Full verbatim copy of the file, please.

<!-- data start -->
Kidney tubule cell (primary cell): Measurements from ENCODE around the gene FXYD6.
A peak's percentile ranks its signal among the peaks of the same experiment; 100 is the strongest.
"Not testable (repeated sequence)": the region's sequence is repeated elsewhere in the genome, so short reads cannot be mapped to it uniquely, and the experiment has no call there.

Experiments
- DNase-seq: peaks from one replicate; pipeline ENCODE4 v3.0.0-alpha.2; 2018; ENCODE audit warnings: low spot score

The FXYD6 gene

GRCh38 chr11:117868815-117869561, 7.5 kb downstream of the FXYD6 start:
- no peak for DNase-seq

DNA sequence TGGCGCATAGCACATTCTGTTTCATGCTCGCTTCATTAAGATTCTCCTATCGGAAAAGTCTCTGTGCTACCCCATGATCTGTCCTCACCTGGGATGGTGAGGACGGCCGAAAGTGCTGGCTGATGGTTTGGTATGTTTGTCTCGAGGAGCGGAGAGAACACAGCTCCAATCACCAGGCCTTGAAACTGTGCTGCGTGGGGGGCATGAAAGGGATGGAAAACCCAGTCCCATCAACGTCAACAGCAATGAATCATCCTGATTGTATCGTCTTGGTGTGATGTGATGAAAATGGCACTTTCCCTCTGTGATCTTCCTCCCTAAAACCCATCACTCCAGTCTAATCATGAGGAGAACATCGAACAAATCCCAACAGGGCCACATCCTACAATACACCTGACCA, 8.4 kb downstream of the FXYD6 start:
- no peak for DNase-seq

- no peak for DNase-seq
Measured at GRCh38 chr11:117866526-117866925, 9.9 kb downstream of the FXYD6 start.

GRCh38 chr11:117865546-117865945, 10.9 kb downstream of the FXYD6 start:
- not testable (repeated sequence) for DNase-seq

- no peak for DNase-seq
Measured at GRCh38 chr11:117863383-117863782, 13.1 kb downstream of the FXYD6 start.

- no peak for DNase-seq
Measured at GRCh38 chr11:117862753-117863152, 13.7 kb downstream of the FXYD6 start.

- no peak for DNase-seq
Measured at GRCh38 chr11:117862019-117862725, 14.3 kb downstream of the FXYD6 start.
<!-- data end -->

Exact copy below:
Kidney tubule cell (primary cell): Measurements from ENCODE around the gene FXYD6.
A peak's percentile ranks its signal among the peaks of the same experiment; 100 is the strongest.
"Not testable (repeated sequence)": the region's sequence is repeated elsewhere in the genome, so short reads cannot be mapped to it uniquely, and the experiment has no call there.

Experiments
- DNase-seq: peaks from one replicate; pipeline ENCODE4 v3.0.0-alpha.2; 2018; ENCODE audit warnings: low spot score

The FXYD6 gene

GRCh38 chr11:117868815-117869561, 7.5 kb downstream of the FXYD6 start:
- no peak for DNase-seq

DNA sequence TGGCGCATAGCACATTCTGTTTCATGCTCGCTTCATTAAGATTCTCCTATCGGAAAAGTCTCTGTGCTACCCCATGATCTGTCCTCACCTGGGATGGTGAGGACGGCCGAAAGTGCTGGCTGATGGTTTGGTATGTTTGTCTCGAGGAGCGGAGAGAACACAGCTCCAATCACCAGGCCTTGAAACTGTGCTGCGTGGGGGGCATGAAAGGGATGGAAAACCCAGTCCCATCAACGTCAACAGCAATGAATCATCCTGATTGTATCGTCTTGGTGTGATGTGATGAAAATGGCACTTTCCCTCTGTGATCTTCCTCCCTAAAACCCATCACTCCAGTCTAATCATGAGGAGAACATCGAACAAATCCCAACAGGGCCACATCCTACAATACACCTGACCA, 8.4 kb downstream of the FXYD6 start:
- no peak for DNase-seq

- no peak for DNase-seq
Measured at GRCh38 chr11:117866526-117866925, 9.9 kb downstream of the FXYD6 start.

GRCh38 chr11:117865546-117865945, 10.9 kb downstream of the FXYD6 start:
- not testable (repeated sequence) for DNase-seq

- no peak for DNase-seq
Measured at GRCh38 chr11:117863383-117863782, 13.1 kb downstream of the FXYD6 start.

- no peak for DNase-seq
Measured at GRCh38 chr11:117862753-117863152, 13.7 kb downstream of the FXYD6 start.

- no peak for DNase-seq
Measured at GRCh38 chr11:117862019-117862725, 14.3 kb downstream of the FXYD6 start.